Tumour Biology : the Journal of the International Society for Oncodevelopmental Biology and Medicine. Jan, 2012 | Pubmed ID: 22290425
Multidrug resistance (MDR) is considered a multifactorial phenotype which prevents a successful clinical cancer treatment. This phenomenon is mainly associated with mechanisms that include drug extrusion by P-glycoprotein (Pgp) overexpression and resistance to apoptosis derived by members of the inhibitor of apoptosis proteins (IAPs), such as XIAP. Studies have proposed the use of compounds that are able to inhibit or modulate Pgp function, with no changes in the physiological expression of this protein. Based on that, the present study aimed to evaluate the reversal of MDR phenotype through modulation of Pgp efflux pump activity in leukemia multidrug-resistant cells, using a low dose of cyclosporine A (CsA). We showed that modulation of Pgp activity by using CsA did not induce cytotoxic effects in leukemia cells, independently of Pgp expression. However, during the modulation condition, we could observe that vincristine-induced apoptosis was significant in resistant cells, which was also coupled with decreasing expression of the inhibitor of apoptosis protein XIAP. In summary, our data suggest that CsA is able to reversing MDR phenotype in vitro, inducing sensibility in multidrug-resistant cells with no alterations in Pgp expression. These findings contribute to our knowledge for the circumvention of MDR in cancer cells and could be helpful for new treatment approaches.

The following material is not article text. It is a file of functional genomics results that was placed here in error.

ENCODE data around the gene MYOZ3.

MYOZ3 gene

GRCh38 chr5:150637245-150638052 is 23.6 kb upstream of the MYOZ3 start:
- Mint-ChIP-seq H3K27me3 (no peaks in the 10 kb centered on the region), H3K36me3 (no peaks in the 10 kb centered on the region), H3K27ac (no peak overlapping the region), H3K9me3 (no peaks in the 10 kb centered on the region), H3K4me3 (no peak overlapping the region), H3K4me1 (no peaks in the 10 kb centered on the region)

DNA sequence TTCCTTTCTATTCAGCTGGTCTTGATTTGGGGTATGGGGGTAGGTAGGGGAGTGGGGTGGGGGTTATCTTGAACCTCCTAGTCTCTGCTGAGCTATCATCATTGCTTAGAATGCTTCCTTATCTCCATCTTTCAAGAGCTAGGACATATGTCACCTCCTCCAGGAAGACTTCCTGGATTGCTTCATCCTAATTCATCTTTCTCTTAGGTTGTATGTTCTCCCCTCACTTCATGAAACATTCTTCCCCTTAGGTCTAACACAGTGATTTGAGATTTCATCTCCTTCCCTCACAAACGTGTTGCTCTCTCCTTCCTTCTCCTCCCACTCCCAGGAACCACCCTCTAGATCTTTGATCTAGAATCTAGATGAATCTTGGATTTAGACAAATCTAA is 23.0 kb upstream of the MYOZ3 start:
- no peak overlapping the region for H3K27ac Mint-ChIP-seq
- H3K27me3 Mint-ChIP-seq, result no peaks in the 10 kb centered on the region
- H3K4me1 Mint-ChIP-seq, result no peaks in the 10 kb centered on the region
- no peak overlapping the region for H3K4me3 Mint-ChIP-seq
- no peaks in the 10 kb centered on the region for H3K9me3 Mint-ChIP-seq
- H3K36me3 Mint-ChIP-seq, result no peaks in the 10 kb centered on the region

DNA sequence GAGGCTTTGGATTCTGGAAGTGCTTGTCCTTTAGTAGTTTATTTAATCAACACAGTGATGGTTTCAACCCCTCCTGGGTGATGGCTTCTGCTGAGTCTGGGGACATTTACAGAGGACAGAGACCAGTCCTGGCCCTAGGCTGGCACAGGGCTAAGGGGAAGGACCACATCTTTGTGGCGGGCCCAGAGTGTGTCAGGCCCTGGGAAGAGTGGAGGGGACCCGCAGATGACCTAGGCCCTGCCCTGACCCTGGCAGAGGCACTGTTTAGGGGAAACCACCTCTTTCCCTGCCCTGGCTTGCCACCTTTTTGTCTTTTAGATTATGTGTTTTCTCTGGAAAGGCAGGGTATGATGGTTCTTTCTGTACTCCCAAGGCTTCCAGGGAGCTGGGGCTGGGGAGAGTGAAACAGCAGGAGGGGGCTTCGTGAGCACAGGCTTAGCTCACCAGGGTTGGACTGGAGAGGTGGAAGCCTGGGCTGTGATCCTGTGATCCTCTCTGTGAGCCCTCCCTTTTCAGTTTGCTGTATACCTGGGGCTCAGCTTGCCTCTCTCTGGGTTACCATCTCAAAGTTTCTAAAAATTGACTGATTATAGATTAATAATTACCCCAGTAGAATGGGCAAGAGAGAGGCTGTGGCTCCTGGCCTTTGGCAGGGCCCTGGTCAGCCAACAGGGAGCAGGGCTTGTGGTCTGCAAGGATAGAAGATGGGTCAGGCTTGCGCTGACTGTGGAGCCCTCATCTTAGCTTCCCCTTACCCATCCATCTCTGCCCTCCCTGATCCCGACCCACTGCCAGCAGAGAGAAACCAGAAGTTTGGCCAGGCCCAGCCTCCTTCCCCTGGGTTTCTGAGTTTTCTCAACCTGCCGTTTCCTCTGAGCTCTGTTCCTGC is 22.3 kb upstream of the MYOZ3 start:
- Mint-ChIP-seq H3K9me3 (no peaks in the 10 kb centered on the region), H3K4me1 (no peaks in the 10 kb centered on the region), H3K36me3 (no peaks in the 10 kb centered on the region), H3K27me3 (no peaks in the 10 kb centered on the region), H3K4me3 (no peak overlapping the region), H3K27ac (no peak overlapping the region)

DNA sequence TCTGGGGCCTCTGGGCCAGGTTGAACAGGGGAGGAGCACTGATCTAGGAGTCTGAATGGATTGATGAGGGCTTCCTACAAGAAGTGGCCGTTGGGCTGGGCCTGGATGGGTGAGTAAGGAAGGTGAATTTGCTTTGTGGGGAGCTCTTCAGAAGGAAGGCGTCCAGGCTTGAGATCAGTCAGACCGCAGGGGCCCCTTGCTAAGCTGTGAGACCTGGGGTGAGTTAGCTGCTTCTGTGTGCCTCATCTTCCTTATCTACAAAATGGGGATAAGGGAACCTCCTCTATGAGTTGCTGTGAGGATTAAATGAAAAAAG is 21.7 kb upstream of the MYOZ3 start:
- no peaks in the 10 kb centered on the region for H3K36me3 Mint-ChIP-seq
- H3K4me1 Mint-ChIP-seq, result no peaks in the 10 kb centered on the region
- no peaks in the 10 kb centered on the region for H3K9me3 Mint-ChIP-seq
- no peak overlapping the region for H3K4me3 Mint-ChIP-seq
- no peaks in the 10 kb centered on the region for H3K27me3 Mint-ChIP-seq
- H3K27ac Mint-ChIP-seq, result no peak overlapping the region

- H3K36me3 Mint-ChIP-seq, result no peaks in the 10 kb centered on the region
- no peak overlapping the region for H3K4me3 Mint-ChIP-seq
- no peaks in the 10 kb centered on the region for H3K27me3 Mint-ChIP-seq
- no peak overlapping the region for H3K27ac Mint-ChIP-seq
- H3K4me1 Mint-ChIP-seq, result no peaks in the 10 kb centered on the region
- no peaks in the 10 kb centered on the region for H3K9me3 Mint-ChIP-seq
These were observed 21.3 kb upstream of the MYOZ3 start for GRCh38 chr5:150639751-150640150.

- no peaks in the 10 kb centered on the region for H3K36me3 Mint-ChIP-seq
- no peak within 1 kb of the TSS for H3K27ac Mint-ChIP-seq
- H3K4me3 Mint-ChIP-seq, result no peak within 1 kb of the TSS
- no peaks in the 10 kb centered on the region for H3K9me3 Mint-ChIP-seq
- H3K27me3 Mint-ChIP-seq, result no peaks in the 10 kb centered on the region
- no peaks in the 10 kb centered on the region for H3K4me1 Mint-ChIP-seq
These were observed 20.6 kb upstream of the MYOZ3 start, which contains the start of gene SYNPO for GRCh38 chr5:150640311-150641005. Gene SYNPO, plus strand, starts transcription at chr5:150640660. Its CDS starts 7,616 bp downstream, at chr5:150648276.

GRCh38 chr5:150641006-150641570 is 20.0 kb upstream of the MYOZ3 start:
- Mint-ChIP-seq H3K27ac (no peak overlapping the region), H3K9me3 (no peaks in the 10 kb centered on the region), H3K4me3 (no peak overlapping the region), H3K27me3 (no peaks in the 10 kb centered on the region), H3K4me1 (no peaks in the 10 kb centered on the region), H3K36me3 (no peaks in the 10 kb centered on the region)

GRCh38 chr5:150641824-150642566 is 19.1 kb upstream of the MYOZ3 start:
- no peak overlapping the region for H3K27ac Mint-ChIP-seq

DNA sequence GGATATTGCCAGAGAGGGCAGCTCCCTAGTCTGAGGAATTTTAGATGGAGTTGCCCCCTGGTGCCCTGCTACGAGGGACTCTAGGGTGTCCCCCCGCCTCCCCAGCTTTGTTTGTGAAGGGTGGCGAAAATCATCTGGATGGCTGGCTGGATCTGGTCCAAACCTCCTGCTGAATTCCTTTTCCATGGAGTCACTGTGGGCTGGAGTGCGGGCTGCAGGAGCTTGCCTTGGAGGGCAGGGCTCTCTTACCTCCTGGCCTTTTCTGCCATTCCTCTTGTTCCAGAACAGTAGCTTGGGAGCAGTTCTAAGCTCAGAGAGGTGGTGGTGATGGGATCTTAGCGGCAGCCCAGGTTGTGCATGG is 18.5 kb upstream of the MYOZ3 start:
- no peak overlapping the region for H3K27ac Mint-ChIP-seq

Cephalalgia : an International Journal of Headache. Jan, 2012 | Pubmed ID: 22290555
Background: It is not known whether smoking by mothers during pregnancy is associated with headache in their offspring.Methods: Two prospective cohorts of 869 children aged 10-11 years from Ribeirão Preto (RP) and 805 children aged 7-9 years from São Luís (SL) were studied. Data on maternal smoking were collected at birth. Primary headache was defined as a reporting of 2 episodes of headache in the past 2 weeks, without any associated organic symptoms.Results: Prevalence of headache was 28.1% in RP and 13.1% in SL as reported by the mothers and 17.5% in RP and 29.4% in SL as reported by the children. Agreement between mothers' report and children's self-report of primary headache in the child was poor. After adjustment, children whose mothers smoked 10 cigarettes per day during pregnancy presented higher prevalence of primary headache than their counterparts in both cohorts, as reported by the mother and in RP as reported by the children.Conclusions: Maternal smoking during pregnancy was associated with headache in 7- to 11-year-olds. With one exception, the consistency of the results, despite poor agreement between maternal and children reports of headache, indicates that maternal smoking during pregnancy may contribute to headaches in their children.
Journal of Child Neurology. Jan, 2012 | Pubmed ID: 22290861